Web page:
“What you sought to do, Sumer, would have meant the deaths of thousands, and the enslavement of millions. Even if we wanted to, we don’t have the energy to take the human world.”
“Your Uncle Azon did. He found the portal directly into one of their energy generators and could easily have navigated the power of their reactors into our world. Instead, he sought alliances with men like Jason Masters and that vermin, Warren Westcott who runs Covalink as though it were his empire. He was a fool.”
There was determination and vengeance in Sumer’s voice. “We are the jinn, Amani. We have been free and conscious beings since before those creatures of dirt hauled themselves from the primordial effluent.”
Fisting his hands at his sides, he took first one step and then another toward her. It seemed that fury gripped him. A struggle was apparent in the creases around his onyx eyes. “I tell myself that you didn’t know you were betraying us. But it is hard to believe, Amani. Hard to believe when you lay with one of them. When you call them ‘friends.’”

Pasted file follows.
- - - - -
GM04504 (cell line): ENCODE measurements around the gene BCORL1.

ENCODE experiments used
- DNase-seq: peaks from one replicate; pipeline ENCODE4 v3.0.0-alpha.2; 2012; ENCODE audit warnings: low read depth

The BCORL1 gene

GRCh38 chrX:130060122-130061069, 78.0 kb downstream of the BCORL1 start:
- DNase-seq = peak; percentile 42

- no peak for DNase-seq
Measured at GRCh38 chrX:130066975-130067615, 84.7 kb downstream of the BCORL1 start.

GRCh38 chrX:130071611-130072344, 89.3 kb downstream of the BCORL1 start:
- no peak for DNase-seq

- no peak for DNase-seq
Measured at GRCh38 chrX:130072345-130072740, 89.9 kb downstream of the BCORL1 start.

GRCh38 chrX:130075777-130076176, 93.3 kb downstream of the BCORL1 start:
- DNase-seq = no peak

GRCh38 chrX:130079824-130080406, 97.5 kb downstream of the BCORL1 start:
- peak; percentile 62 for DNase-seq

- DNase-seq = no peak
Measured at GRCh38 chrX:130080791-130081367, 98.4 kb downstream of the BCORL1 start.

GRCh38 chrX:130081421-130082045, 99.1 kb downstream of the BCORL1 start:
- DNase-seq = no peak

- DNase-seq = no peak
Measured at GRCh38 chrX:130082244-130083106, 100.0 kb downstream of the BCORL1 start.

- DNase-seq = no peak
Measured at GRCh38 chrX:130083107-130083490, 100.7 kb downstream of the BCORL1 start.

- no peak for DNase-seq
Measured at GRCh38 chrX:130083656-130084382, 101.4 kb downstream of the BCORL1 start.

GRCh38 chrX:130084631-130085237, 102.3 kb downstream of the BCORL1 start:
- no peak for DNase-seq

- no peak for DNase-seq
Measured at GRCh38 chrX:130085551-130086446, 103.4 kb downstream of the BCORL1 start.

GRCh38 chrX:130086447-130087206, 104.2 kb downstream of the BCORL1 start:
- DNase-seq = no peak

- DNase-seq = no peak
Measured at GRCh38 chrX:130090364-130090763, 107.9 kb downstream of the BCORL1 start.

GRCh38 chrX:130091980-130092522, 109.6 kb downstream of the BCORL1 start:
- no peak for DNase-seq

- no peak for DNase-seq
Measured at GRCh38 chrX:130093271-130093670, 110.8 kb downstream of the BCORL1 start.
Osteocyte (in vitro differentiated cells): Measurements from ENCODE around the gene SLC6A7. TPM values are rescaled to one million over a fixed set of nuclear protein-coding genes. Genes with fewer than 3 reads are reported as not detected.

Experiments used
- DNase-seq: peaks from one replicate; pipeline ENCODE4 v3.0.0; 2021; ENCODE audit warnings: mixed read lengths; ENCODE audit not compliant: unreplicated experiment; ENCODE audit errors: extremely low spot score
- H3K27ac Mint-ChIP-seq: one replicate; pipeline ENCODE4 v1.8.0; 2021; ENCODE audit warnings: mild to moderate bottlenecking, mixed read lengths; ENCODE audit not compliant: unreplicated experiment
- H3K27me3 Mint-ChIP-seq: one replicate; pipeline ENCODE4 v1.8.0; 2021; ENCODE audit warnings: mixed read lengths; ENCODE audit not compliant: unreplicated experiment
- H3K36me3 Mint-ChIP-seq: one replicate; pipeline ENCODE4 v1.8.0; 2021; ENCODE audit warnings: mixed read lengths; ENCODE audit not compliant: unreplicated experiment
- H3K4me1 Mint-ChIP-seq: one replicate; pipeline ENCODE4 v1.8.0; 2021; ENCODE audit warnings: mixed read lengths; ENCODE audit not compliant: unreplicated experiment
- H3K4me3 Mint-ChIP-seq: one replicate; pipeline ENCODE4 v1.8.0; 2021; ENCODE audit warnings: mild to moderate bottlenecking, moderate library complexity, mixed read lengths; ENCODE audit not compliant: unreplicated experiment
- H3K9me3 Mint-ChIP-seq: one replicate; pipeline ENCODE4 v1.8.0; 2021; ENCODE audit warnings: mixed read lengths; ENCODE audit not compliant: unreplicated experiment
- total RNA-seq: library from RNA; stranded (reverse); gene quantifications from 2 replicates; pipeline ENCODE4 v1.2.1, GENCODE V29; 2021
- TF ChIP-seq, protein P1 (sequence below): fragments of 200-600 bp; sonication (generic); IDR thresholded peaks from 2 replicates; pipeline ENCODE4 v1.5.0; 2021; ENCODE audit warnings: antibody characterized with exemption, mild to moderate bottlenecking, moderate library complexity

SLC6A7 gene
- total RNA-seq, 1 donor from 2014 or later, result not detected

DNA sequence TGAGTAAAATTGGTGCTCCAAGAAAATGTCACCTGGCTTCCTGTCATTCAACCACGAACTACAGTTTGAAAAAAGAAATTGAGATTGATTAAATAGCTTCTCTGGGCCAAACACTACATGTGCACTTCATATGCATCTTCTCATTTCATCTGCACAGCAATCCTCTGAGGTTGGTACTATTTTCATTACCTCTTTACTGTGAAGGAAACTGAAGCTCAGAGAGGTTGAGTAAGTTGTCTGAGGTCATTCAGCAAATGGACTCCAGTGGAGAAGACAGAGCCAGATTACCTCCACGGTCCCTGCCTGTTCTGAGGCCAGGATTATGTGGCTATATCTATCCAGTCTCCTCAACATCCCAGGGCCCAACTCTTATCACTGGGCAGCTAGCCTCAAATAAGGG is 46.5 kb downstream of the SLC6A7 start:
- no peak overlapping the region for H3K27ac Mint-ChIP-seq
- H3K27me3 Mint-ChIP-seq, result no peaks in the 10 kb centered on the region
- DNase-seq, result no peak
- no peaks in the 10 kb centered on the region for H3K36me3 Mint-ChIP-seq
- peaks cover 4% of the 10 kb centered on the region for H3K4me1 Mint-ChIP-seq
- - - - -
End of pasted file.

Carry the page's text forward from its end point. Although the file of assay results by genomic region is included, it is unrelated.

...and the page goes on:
Amani blinked. “What are you talking about, Sumer? You’ve known all along about the treaty. About my role as an emissary to work with the human scientist. Approaching it this way offers a quick solution and a long-term plan for the rejuvenation of Jinnistan, without any loss of life.”
She moved close enough to touch him, laying her fingers gently on his forearm. His gaze was troubled. She had known him long enough to know that he was not being idly cavalier. Something had happened.
He stared down at her. His broad, rugged face was without emotion, but his gaze probed her, assessing, judging. “Then you have been betrayed, too.”
A slim coil of dread wormed its way from her stomach to her throat. She could only whisper. “Tell me what’s happened, Sumer.”
His words were so simply stated that she didn’t comprehend at first.
“They’ve taken Persha.”